Which index are you deriding? There are many.

Naspers is big on even the Satrix ALSI at ~17% and obviously the Top 40. Steinhoff wasn’t even at 2.46% of the Satrix ALSI and on the Satrix Top 40 wasn’t in the top 10 of that either and thus somewhere under 2.46%.

Naspers and Steinhoff isn’t even in the Top 10 of the Satrix Top 40 Equally Weighted fund (both must thus each be under 2.57% of that index).

And lets not even go into index funds that track the S&P500 or the various MSCI indexes where those 2 companies are specks of dust, if they are even on there.

So you need to be very specific about which index you want to deride, or else keep quiet.

*The above uses 30 Sep 2017 figures

Thank you for a good (and brave) article. Regarding Steihof in an index tracker fund – well it MUST be there otherwise it is not an index tracker.

How much exposure does Sygnia funds have to Steinhoff?

Jooste has since unceremoniously resigned, along with another tainted CEO, Ben la Grange of Steinhoff African Retail (STAR) one of Steinhoff subsidiaries which has a significant stake in Shoprite. It is to be confirmed if these R13.5 billion financial transactions were between these two entities, however what is clear is that the narrative and the way the story has been developed reeks of white privilege.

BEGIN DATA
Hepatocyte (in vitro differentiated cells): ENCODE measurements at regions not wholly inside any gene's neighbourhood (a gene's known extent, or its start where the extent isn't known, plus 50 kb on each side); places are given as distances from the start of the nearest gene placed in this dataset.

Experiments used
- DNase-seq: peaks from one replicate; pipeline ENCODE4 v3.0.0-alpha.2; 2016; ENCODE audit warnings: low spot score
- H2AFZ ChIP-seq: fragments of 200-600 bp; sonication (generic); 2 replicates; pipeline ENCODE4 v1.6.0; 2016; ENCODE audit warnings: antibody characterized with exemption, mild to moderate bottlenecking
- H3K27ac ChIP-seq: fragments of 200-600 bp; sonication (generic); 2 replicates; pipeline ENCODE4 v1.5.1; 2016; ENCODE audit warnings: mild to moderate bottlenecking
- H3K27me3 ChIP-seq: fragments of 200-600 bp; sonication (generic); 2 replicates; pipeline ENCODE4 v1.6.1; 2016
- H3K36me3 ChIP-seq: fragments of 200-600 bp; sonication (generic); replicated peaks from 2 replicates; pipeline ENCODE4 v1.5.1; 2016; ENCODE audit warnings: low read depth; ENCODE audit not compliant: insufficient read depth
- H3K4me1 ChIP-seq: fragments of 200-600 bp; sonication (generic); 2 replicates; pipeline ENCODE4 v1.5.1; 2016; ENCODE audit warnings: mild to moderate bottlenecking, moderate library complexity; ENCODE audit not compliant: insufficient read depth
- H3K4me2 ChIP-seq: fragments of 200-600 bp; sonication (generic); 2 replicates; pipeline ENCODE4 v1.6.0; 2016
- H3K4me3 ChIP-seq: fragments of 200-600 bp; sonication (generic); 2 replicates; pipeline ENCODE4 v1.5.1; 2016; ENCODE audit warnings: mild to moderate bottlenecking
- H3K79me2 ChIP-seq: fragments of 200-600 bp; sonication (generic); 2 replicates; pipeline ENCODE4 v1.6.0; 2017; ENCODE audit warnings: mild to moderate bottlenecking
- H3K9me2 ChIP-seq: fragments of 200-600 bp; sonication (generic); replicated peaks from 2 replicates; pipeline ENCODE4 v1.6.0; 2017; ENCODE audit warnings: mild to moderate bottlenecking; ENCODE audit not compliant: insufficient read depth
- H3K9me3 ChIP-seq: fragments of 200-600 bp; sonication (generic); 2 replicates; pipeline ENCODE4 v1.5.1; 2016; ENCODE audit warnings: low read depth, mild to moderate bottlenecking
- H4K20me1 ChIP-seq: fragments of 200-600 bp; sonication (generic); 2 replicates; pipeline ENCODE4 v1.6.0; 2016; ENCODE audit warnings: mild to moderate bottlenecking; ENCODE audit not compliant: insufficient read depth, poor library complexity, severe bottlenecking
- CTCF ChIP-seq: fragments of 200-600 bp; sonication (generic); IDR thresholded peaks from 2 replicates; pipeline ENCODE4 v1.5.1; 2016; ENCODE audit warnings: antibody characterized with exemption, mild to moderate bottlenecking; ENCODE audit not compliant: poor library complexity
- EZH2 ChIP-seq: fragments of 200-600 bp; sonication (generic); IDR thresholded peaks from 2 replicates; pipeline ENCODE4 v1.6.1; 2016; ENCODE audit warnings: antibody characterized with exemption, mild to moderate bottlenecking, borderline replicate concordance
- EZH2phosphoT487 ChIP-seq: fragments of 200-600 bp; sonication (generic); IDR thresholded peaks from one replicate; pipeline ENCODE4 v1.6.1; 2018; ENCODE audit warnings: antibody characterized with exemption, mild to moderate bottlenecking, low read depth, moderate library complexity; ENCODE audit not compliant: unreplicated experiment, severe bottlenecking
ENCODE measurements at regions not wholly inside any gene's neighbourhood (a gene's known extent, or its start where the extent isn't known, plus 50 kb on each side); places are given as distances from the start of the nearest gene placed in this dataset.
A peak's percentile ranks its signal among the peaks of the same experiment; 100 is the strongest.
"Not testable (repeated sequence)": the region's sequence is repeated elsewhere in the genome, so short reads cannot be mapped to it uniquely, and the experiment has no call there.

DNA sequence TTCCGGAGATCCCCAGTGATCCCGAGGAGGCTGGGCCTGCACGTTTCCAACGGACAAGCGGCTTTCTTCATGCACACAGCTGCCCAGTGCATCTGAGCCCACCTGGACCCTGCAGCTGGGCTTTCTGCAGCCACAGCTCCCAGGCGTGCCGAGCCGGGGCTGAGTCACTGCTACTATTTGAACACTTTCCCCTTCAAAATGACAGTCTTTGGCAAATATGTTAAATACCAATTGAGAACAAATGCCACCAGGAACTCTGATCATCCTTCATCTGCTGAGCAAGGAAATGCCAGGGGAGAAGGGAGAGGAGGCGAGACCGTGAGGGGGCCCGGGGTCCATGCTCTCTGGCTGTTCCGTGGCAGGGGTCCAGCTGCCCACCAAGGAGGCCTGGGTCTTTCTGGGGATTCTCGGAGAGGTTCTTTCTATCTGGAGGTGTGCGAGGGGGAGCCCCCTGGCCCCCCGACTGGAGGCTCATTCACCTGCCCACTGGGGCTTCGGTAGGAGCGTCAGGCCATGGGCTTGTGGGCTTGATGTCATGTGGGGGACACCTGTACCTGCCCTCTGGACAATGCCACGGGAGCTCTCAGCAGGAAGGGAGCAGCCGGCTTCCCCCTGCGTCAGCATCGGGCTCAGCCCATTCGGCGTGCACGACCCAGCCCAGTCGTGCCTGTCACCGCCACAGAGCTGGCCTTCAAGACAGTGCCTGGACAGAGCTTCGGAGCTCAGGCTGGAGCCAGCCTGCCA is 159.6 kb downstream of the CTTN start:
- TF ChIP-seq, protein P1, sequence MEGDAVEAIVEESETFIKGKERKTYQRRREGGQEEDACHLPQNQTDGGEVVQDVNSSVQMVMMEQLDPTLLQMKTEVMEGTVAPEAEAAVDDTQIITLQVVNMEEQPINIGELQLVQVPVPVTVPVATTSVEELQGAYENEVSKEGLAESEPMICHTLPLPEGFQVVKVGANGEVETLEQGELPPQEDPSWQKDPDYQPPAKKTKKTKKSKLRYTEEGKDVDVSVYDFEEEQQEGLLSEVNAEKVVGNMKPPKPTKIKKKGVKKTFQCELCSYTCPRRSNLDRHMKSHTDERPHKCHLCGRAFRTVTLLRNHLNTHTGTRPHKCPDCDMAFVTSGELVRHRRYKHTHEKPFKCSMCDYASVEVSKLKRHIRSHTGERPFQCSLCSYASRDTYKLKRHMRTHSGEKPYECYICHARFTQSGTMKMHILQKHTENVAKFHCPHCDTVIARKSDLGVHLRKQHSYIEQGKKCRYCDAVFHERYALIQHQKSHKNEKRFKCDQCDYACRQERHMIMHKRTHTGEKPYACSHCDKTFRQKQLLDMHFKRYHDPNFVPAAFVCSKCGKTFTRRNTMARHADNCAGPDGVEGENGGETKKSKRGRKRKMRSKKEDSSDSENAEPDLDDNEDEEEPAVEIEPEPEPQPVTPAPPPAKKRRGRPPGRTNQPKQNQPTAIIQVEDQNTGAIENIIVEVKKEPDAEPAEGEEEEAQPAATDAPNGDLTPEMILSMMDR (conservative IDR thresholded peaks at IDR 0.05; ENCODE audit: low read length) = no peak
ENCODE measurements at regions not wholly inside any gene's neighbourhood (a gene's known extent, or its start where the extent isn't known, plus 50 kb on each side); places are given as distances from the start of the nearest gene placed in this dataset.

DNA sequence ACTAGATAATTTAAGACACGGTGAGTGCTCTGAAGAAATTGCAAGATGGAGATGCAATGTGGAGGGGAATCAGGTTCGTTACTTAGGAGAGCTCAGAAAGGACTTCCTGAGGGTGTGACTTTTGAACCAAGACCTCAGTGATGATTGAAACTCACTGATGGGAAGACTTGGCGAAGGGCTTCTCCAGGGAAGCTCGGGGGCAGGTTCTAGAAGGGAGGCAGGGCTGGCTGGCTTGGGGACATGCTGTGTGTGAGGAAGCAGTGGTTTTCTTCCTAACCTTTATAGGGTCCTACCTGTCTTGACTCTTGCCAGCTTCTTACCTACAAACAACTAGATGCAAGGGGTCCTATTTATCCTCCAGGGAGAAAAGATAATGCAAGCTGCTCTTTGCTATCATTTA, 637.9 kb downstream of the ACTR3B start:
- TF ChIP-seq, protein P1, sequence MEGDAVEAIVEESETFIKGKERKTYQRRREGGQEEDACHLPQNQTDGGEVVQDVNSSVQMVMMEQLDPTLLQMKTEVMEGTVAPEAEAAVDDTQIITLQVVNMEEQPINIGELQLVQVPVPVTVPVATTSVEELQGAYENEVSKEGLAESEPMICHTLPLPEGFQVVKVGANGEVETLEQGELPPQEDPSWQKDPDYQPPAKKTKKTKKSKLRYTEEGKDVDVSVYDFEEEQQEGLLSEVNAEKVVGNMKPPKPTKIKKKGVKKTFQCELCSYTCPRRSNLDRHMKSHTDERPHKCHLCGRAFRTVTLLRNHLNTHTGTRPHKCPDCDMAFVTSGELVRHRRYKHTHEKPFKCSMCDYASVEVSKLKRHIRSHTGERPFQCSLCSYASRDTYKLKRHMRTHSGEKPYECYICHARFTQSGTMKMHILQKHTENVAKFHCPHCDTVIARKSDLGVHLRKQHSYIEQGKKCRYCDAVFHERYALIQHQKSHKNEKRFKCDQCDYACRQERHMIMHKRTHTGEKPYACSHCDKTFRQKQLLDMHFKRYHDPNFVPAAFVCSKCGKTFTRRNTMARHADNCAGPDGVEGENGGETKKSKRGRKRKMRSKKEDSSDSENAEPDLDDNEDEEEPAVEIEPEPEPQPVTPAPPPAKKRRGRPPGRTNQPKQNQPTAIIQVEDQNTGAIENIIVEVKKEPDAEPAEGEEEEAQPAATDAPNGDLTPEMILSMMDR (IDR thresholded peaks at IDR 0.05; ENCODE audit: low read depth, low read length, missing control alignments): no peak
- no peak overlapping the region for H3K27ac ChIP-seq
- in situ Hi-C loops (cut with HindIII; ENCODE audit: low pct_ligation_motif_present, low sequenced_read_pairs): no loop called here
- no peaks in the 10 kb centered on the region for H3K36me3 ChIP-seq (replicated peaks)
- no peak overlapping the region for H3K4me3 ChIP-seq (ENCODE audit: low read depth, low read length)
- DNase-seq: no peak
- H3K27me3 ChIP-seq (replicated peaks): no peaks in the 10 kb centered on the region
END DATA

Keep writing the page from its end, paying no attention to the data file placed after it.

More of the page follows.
Anyone look at KAP recently? Doubling of debt to finance aquisitions.
Obscure reporting in the industrials segment? Loss making Vitafoam for
years hidden in consolidation? Debt:EBITDA not so healthy anymore. How
many CA’s on the board? How many went to school at Steinhoff? Remember
the day….

Some of the things I have seen at Sygnia give me that same feeling Magda.

I have high regard for Magda’s opinions, but I am of the opinion she hasn’t done enough research herself.

“Allegations of earnings manipulations, uncontrolled acquisition sprees and tax fraud are just the tip of the iceberg. These are only allegations – so far. Their is no substantiation for this – yet.

When business take-overs take place, Assets and Liabilities must be valued at market value at the time of acquisition or fair value determined through Nett Present Value minus cost to purchase, in the case of Assets. Depreciation must be determined on this new value and then the depreciation calculated pre acquisition, deducted. The deferred taxes are then calculated on these different values. This is according to my understanding of International Financial Reporting Standards (IFRS).

Has she gone through each and every acquisition that Steinhoff has made since inception and come to the conclusion, there was fraud, whether it be overstatement of Assets and/or Income Tax fraud. I doubt that.

Until we have clarification from the German authorities, who are currently investigation this scenario, Steinhoff and the Board, together with the Finacial Director is not guilty until proven guilty.

Thank you.